The last, beautiful backhanded lob made an arc over Belgium’s David Goffin and landed on the ground well inside the baseline, spelling the end of the match. On the other side of the net, Andy Murray collapsed to the ground in sheer delight. He had done what no player has been to accomplish since 1936; brought Davis Cup glory to Great Britain.
The first win for Great Britain in a Davis Cup final in 79 years, Sunday’s match saw Murray at his aggressive best. He defeated Goffin in straight sets 6-3, 7-5, 6-3, proving that in spite of his eccentricities and temper outbursts, he’s still the man Britain can rely on to bring home the laurels.
The man from Dunblane, Scotland, now has his eyes set on the Australian Open early next year. Murray will be resuming training in Dubai next week to prepare for the task. Not only did Andy Murray win his two singles rubbers, he also scored a victory in the doubles alongside his brother Jamie.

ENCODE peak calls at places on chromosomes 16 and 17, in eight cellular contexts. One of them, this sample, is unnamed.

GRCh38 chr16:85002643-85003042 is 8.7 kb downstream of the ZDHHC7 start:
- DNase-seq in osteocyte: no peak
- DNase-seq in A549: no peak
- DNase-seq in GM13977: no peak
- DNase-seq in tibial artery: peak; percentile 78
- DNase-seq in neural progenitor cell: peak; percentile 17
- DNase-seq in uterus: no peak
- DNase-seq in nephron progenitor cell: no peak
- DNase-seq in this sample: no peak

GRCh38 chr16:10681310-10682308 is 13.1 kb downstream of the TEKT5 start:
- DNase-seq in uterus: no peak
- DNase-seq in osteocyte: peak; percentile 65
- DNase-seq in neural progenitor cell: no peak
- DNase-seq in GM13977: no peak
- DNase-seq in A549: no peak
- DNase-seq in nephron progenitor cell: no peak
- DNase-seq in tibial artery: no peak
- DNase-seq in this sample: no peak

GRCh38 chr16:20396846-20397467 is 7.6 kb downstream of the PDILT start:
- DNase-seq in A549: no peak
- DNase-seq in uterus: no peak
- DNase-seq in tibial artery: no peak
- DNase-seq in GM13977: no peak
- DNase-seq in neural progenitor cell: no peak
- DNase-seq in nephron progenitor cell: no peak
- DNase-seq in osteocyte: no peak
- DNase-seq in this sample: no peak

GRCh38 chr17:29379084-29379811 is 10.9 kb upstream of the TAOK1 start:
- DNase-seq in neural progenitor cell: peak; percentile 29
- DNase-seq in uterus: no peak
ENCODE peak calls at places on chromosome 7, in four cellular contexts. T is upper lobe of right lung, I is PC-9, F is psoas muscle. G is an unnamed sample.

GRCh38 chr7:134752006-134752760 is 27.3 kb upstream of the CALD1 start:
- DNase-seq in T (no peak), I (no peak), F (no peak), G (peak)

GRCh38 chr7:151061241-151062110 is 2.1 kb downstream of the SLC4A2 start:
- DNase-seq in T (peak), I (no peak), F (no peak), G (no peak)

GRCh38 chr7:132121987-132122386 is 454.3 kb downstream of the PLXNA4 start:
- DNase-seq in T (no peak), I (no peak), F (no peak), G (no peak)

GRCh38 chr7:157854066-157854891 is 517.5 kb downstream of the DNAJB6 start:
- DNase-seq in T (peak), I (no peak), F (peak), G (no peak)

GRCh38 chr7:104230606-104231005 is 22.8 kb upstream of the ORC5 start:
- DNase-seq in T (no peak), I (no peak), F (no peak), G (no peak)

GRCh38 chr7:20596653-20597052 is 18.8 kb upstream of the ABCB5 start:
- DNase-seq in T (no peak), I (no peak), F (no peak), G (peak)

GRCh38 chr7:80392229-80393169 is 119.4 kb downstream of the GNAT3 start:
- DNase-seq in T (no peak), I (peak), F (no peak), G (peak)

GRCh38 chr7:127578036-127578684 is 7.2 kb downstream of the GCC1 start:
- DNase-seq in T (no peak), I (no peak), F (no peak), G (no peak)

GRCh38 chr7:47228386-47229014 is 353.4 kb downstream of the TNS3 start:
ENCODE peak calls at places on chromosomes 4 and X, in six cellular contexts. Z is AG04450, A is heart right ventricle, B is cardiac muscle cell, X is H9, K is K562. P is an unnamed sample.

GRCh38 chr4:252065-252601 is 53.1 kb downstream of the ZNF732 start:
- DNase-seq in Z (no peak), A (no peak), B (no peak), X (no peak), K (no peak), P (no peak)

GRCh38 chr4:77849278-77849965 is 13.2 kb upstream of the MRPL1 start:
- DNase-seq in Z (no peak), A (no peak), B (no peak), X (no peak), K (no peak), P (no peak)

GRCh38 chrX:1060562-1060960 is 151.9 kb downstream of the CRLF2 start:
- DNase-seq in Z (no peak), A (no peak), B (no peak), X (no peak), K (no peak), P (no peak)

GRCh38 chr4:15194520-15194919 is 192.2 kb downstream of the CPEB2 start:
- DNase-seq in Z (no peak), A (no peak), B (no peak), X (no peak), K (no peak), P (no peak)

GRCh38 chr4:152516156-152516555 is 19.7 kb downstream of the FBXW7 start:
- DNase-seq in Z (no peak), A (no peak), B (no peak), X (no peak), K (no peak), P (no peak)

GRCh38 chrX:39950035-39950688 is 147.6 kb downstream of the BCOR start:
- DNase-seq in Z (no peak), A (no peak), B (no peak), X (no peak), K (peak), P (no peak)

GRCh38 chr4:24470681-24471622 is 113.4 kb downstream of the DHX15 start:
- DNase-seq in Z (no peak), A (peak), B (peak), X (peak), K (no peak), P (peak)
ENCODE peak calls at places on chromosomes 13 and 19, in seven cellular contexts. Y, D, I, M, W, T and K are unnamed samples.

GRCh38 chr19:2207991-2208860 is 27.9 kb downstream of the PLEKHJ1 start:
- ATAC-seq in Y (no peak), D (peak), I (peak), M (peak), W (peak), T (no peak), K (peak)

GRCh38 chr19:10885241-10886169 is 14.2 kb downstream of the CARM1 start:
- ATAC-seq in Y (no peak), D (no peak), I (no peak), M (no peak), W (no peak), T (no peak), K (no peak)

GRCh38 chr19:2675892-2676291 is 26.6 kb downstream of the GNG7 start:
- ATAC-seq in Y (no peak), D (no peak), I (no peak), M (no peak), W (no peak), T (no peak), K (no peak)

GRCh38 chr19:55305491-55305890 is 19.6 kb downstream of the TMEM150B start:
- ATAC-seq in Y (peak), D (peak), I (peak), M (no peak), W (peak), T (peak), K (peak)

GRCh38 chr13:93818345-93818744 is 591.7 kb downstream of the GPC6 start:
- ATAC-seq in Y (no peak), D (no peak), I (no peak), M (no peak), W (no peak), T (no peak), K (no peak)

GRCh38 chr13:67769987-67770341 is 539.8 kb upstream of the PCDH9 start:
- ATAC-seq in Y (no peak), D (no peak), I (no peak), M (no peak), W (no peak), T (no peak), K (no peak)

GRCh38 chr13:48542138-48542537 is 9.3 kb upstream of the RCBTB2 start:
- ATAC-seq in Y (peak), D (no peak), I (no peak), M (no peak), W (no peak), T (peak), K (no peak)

The home-crowd in Ghent was booing and whistling all through the match, fully behind local boy Goffin, but Murray remained unfazed and totally focused on his game. In the end, he won the test of nerves and when red, white and blue confetti rained in the stadium, the moment of triumph had come for Great Britain’s greatest tennis champion.